Passing my Forest On

Article
For us the decision to have a conservation easement on our forestland seemed like a no-brainer, but when we started analyzing all the aspects—-what we call all the “what-ifs”—-we knew we needed more time to make a decision. Once we took that time, we got all tangled in those possibilities. It was incredibly difficult to sort through emotions, thoughts, facts, and possibilities.
Event
Thu, Sep 15, 2016 - 4:00 pm
until 2:00 pm
Where: Highlights Foundation Facility, Boyd's Mill, Milanville, PA

$200 includes three nights lodging, meals, snacks, and all workshop materials. Scholarships available. Applications are due August 1, 2016 and are available online at www.DelawareHighlands.org/watw. You do not need to own land to attend. 
Article
State forestry agencies offer information on a wide variety of woodland stewardship topics from bugs to fire to wood markets to rules and regulations to current use taxes.
Event
Sat, Jul 30, 2016 - 9:00 am
until 4:00 pm
Women and Our Woods Workshop for Women Woodland Owners

Hidden Valley Nature Center  131 Egypt Rd., Jefferson, ME 04348, July 30, 2016, 9:00-4:00

$45 ($40 for HVNC, Midcoast Conservancy, MOFGA, MFLT members), $25 Students    Scholarships available!!

Women and Our Woods

Empowering Maine’s women woodland owners to steward our forestlands
Article
In a world where trees are competing with the Kardashians, Halo, Facetime, Angry Birds, constant texting, Facebook, YouTube, and on, and on, and on, it’s not hard to decipher why kids are not stimulated by the forest.
Article
Kenna, who has attended two Women and Their Woods educational retreats, explains, “I think the whole family has to be involved in caring for the land—and women are at the heart of the family."
Article
My favorite way of enjoying nature is with my son and his Boy Scout troop. Scouting is an active program that helps boys grow into men and teaches them outdoor skills.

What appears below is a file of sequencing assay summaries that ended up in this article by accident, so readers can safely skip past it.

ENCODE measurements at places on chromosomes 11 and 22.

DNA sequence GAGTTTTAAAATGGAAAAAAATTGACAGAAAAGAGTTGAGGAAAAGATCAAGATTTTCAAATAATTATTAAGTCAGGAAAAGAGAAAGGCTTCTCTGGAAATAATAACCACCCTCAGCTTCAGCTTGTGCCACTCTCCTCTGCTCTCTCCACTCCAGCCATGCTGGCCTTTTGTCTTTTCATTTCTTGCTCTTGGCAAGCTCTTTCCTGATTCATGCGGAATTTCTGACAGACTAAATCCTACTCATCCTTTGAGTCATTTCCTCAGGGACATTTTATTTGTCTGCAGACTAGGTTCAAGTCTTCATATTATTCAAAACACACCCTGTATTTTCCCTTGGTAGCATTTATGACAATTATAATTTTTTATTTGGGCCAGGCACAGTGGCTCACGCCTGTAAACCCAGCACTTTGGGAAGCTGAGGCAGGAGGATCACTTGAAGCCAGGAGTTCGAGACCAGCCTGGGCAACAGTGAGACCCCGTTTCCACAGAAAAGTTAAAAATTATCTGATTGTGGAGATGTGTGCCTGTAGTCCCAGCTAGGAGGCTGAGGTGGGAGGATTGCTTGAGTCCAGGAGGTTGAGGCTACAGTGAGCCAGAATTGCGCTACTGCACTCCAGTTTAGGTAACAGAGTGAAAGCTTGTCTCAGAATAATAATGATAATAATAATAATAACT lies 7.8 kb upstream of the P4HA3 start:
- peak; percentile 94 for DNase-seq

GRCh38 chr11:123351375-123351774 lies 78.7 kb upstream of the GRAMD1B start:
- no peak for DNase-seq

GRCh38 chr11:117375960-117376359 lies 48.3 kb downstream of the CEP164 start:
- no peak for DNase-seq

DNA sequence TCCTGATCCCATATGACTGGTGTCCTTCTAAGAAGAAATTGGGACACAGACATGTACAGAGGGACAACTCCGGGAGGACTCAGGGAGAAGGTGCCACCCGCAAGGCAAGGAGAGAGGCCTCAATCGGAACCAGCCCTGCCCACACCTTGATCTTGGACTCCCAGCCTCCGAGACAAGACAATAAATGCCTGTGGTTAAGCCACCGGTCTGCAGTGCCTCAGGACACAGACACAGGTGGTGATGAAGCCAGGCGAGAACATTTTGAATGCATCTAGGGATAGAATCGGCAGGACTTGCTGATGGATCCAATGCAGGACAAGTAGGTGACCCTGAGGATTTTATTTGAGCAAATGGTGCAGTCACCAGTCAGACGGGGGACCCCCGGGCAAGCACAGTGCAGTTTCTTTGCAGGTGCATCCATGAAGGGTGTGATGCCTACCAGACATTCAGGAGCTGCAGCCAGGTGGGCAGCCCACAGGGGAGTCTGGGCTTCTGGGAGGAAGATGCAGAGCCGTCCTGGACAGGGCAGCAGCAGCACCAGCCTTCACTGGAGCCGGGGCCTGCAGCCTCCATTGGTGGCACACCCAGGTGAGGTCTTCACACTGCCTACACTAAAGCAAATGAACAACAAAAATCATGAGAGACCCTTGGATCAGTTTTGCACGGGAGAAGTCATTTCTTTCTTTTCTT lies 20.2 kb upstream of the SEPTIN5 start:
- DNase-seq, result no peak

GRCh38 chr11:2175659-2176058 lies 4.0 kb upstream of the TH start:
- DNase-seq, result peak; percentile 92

Article
Aesthetics and recreation are two of the leading reasons woodland owners designate for why they own forested property. After talking with some local Oregon Women Owning Woodlands Network members it is obvious that recreation is an important element of forest ownership for them. They are out in the woods doing everything from horseback riding to plant identification.
Article
Land and water. We always talk about them together, but why?
The reason is simple: to care for the land is to care for the water.
Article
As a woodland owner you are aware of the devastation your trees face from invasives, disease, and unplanned fire, among other threats.In an effort to tackle the most pressing threats to forest health, every state developed a Forest Action Plan.
Article
On Wednesday, March 25, the Forest Guild led a workshop for women woodland owners in York County, Maine. The workshop was hosted by the Wells National Estuarine Reserve. Presenters included Amanda Mahaffey, northeast region director for the Forest Guild; Patty Cormier, a district forester for the Maine Forest Service, and Nancy Olmstead, invasive plant biologist for the Maine Natural Areas Program.
Article
Leila Pinchot, Women and Their Woods graduate and PA landowner, writes about her family's property in Milford, PA where she and her father are working to reintroduce the American Chestnut to the Milford Experimental Forest.
Event
Sat, Apr 29, 2017 - 8:30 am
until 4:30 pm
Women and our Woods is teaming up with Women of the Maine Outdoors to offer an action-packed workshop for women woodland owners and outdoor enthusiasts! Join us Saturday, April 29 at Pine Tree Camp in Rome, Maine for engaging, hands-on classes in a variety of forest-based topics.
Article
My husband I own a 1000+ acre forest. As a Mainer whose great grandparents relocated from Ireland to Maine for the forest industry, I have wandered in Maine forests my entire life.
Article
Oregon WOW member Marti Willis bravely shares her heartbreaking story of losing her land so that we all can avoid the same pitfalls.
Article
Let’s be honest.  No one wants to think about their own death.  However, if we flip the thinking, we can focus on how we help our loved ones in that transition period.  It is important to think about what will happen to your land in the future.  After investing heart, soul (and probably money) in your property, doesn’t it make sense to plan for a transition of that property to the next generation or to an organization of your choice? 
Event
Fri, Oct 7, 2016 - 9:30 am
until 4:00 pm
Location: Minnesota Landscape Arboretum, Chaska, MN